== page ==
This week’s Torah portion is all about celebrating our Jewish beliefs.

By Rabbi Shaya Katz

It’s that time of year. We pause our diets for oily treats; we break our bank accounts for some gifts; and we take time off to see our loved ones.

Despite never being mentioned in the Torah, the holiday of Chanukah is perhaps the most well-known holiday of the Jewish calendar. But why is that? Shouldn’t Shavuot, the day of receiving the Torah, the foundation of our religion, get more press? Why don’t we find “ugly Pentecost sweaters” in stores during the springtime? What is it about Chanukah that it penetrates secular culture and makes for such a recognizable holiday?

On the one hand, we can suggest an anthropological approach: Its theme of gift-giving fits in our highly commercialized society; it’s similar to Christmas and there is the overlap of timing. But there may be a reason that gets to the essence of this eight-day celebration, a theme that lies at the very core of what the holiday represents.

The Talmud records two seemingly disconnected statements of Rav Kahana, ultimately quoting Rav Tanchum. First, the chanukiah must be placed below 20 cubits high. Second, when Yosef was thrown in the pit and the verse says “there was no water” (Bereshit 37:24), it means to hint to us that there was no water, there were snakes and scorpions, which threatened Yosef’s life. What is the connection between these two statements?

More specifically to our portion this week, if there were deadly snakes and scorpions in the pit, why would the brothers put Yosef in it? Reuven’s plan was “to return him to his father” after the pit (37:22). But once Yosef emerged miraculously unscathed from such threatening animals, did the brothers not then realize that Yosef was to be protected?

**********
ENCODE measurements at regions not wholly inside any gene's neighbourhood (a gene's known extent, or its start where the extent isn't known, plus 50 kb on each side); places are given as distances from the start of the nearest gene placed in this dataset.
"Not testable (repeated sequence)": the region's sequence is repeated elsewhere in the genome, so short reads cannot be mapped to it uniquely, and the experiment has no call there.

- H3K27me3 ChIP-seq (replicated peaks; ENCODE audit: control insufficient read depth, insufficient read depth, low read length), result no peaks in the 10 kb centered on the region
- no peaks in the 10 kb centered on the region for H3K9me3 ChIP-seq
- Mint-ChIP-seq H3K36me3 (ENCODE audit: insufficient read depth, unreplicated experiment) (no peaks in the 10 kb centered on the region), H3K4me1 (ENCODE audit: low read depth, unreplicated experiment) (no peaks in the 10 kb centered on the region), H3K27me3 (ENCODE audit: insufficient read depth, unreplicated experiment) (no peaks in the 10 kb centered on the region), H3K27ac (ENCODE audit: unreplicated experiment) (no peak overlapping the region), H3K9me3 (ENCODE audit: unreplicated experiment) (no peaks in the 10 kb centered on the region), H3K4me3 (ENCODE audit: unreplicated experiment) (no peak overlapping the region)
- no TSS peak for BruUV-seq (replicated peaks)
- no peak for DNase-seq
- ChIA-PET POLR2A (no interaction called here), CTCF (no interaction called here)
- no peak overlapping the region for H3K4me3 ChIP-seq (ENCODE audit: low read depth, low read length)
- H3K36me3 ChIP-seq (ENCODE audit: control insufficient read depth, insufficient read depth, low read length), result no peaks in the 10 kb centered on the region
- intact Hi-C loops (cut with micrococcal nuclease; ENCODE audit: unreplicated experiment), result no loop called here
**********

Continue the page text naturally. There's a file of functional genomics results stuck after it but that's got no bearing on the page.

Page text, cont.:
Rav Baruch HaLevi Epstein, in his Torah Temimah (1902), explains that all of the above questions can be answered with the same theme: visibility. On the one hand, the pit was too deep, and Reuven never saw the snakes and scorpions. Similarly, when Yosef emerged unscathed, they didn’t realize that his health was indicative of anything extraordinary. The pit was 20 cubits deep and prevented the brothers from knowing what happened. On the other hand, the purpose of the chanukiah is to make sure other people outside of our homes can see our candles glowing. Therefore, says Rav Tanchum, it must be placed lower than 20 cubits high.

As we’ll say in the “Al HaNissim” prayer over Chanukah, “You (HaShem) made a great and holy name in Your world, and for Your nation the Jews, You brought great salvation”.

Part of Chanukah is rejoicing over our own redemption. But another part is showing our Jewish pride to the world. We unabashedly place our chanukiot by windows for the world to see; we put our Chanukah sweaters on, and we take advantage of all the holiday deals we can find because this is a holiday we celebrate publicly the pride of our traditions and our rituals.

We need to remind ourselves that we shouldn’t hide, but rather celebrate that we’re Jewish.

Shaya Katz is rabbi at Young Israel of Oak Park.

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